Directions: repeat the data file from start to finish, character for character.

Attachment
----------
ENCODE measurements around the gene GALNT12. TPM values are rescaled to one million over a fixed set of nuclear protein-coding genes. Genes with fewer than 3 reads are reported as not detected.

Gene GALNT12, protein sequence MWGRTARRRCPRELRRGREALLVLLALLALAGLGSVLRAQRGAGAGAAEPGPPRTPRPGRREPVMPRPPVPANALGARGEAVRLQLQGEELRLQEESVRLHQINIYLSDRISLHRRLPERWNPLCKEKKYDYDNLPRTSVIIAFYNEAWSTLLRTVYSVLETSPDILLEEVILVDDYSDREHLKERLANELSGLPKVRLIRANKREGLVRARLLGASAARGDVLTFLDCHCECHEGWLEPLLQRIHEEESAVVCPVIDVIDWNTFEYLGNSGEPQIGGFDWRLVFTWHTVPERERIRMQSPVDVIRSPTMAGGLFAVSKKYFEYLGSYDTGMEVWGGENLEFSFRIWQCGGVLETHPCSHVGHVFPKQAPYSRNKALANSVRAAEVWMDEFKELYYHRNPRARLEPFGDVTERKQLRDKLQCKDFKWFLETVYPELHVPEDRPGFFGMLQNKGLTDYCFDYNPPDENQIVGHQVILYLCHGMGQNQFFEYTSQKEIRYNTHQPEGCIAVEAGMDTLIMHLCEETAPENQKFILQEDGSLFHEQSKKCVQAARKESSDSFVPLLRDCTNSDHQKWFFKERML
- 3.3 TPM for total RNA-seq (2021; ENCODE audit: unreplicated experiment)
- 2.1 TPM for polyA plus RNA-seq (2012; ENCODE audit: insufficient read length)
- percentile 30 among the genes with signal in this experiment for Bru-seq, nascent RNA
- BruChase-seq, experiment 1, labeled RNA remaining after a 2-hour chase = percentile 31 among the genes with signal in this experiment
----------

ENCODE measurements around the gene GALNT12. TPM values are rescaled to one million over a fixed set of nuclear protein-coding genes. Genes with fewer than 3 reads are reported as not detected.

Gene GALNT12, protein sequence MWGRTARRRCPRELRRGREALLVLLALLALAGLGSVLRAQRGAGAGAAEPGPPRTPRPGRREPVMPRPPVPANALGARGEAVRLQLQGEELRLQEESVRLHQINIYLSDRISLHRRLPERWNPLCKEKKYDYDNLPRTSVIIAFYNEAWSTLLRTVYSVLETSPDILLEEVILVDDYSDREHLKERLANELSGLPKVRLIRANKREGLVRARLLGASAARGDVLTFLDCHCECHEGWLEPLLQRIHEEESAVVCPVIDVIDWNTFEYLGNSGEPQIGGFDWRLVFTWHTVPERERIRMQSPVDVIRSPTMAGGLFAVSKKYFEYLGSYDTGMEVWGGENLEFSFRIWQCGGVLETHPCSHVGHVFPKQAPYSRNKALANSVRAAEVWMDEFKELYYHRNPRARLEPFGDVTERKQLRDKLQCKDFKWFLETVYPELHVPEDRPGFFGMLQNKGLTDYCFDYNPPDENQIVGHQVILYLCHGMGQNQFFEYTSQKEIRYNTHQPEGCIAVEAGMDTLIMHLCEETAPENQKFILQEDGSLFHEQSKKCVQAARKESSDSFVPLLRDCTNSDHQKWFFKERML
- 3.3 TPM for total RNA-seq (2021; ENCODE audit: unreplicated experiment)
- 2.1 TPM for polyA plus RNA-seq (2012; ENCODE audit: insufficient read length)
- percentile 30 among the genes with signal in this experiment for Bru-seq, nascent RNA
- BruChase-seq, experiment 1, labeled RNA remaining after a 2-hour chase = percentile 31 among the genes with signal in this experiment